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Book of Acts

Theme: The Acts of the Apostles is a unique and therefore crucial book of the New Testament. It alone presents an extensive picture of early church life and history. The title as we know it comes from the second century and only partially discloses the theme of the document. The book focuses primarily on the acts of two apostles, Peter and Paul. And it proposes to show the continuation “of all that Jesus began both to do and teach” (1:1).

It contains the acts Jesus carried out after His ascension, through the Holy Spirit, in establishing the church. The author evidently follows the Great Commission in developing this theme, showing the beginning in Jerusalem, the outreach to Judea and Samaria, and the expansion to the distant city of Rome (1:8).

Verse 1 demonstrates clearly that the unnamed author of Acts is the same person as the unnamed author of the third gospel (Luke 1:3 with Acts 1:1-2). The Gospel of Luke and the Book of Acts form a single, two-volume work. The author quite certainly was Luke for the following reason:

First, the author was a companion of Paul. (16:10-17; 20:5 – 21:18; 27:1 – 28:16). The author distinguishes himself from Paul’s other companions in Acts by naming them. Of Paul’s unnamed companions only Titus and Luke could have been with Paul during each of the three “we” passages.

As the Book of Acts closes, the author places himself beside Paul at the Roman imprisonment. Paul in his epistle states that Luke, not Titus, was with him at that time (Philemon 24). Second, the author gives some evidence of being a physician by the attention he gives to medical detail (Luke 8:43), and the technical Greek terms he uses (3:7). Luke was called “the beloved physician” (Col. 4:14). Third, the early church writers attribute the third gospel and the Book of Acts to Luke. Since Luke is an otherwise little-known figure, there is no logical reason to attribute the authorship to him, unless he is in fact the author.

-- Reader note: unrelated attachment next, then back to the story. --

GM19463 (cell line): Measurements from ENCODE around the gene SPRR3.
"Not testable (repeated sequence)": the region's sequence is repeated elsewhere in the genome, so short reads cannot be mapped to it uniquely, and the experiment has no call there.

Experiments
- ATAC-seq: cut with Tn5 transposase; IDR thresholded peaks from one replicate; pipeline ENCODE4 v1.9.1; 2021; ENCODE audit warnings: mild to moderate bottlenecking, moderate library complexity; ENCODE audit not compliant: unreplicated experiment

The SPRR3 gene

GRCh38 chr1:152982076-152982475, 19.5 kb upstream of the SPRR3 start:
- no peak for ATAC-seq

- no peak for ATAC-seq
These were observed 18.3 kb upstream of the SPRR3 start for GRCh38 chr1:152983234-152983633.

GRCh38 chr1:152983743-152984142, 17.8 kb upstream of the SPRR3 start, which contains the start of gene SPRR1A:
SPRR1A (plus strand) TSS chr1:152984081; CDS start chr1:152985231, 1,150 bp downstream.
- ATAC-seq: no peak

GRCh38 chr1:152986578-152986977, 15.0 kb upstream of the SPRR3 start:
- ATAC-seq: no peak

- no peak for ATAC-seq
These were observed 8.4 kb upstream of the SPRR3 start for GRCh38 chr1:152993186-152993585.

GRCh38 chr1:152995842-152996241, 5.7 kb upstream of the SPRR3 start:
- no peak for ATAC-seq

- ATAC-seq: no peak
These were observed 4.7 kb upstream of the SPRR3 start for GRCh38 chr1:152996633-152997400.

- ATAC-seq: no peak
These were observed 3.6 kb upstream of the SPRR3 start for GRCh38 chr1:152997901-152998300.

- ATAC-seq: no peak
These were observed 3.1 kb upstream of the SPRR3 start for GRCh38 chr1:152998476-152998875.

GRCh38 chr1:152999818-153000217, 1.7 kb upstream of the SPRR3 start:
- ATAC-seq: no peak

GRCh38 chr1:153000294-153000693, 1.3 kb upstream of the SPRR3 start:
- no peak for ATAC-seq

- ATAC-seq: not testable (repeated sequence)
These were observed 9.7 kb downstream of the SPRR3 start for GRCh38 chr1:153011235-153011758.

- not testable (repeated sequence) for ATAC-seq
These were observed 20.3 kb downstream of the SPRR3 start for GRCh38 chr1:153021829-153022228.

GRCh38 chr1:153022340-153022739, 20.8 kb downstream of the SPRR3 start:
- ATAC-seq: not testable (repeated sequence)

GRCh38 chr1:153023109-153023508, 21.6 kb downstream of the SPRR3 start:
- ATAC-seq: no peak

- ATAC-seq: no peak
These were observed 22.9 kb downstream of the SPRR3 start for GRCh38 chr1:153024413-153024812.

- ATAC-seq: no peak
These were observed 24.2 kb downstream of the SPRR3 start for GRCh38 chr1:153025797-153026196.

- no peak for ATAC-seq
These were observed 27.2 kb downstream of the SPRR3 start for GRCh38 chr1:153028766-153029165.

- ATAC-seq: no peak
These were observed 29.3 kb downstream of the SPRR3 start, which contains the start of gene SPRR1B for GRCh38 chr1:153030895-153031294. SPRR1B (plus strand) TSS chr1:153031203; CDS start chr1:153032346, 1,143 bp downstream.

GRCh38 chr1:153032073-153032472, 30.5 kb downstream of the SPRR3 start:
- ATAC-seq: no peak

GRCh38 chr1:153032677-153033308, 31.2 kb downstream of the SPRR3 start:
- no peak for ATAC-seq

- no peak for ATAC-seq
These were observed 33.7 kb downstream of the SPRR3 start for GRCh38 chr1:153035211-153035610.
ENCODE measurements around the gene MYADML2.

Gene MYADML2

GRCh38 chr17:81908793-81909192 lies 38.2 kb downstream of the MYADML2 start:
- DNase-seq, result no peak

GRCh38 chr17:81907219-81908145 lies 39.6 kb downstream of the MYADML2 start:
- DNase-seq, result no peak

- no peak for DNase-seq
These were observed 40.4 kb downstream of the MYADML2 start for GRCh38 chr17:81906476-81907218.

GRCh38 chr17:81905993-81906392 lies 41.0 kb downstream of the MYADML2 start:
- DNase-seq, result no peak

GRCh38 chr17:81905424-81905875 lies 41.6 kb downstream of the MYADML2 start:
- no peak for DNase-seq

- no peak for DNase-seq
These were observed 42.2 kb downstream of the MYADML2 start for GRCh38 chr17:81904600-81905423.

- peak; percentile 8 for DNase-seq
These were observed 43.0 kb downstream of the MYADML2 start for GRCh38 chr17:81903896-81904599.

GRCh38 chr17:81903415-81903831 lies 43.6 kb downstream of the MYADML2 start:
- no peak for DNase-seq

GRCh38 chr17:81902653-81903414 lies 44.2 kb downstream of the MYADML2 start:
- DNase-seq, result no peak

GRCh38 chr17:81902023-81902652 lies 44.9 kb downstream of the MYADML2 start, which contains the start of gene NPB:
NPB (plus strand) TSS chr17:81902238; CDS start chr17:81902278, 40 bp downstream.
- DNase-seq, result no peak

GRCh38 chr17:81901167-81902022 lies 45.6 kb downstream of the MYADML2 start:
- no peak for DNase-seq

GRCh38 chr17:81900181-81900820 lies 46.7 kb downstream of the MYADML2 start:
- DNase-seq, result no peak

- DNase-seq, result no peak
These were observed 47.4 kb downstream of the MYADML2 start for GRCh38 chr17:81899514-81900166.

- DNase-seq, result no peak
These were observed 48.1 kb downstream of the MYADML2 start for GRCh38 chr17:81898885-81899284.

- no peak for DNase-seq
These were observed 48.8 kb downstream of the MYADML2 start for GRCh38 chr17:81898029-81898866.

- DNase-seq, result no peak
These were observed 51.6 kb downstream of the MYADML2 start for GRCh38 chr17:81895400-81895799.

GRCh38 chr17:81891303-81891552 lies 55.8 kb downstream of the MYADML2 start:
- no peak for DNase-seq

Date: Luke nowhere mentions the date for the writing of this document, yet the manner in which he closed the book suggests a date. Luke stops abruptly after mentioning the duration of Paul’s Roman imprisonment. He mentions neither the progress of the church nor the plans of Paul. Therefore, it seems as if Luke stops where the history ends; he describes the events up to the current time. If so, the date is about (A.D. 62).

Background - Setting: As Luke makes clear in the prologue to his gospel, he wrote to give Theophilus (and the others who would read his work), an “account of the things” (Luke 1:1), which Jesus had accomplished during His earthly ministry. Accordingly, Luke’s gospel records those momentous events “in consecutive order” (Luke 1:3). Acts continues that record, noting what Jesus accomplished through the early church. Beginning with Jesus’ ascension, through the birth of the church on the Day of Pentecost, to Paul’s preaching at Rome, Acts chronicles the spread of the gospel and the growth of the church (compare 1:15; 2:41, 47; 4:4; 5:14; 6:7; 9:31; 12:24; 13:49; 16:5; 19:20). It also records the mounting opposition to the gospel (compare 2:13; 4:1-22; 5:17-42; 6:9 – 8:4; 12:1-5; 13:6-12, 45-50; 14:2-6, 19-20; 16:19-24; 17:5-9; 19:23-41; 21:27-36; 23:12-21; 28:24).

Theophilus, whose name means “lover of God”, is unknown to history apart from his mention in Luke and Acts. Whether he was a believer whom Luke was instructing, or a pagan whom Luke sought to convert is not known. Luke’s address of him as “most excellent Theophilus” (Luke 1:3), suggests he was a Roman official of some importance (compare 24:3; 26:25).

Luke wrote to convince Theophilus of the “certainty of those things, wherein thou hast been instructed” (Luke 1:4). Theophilus was probably a Gentile official who had been won to Christ, and Luke desires that he may understand more clearly the historical events that underlie his Christian faith and practice.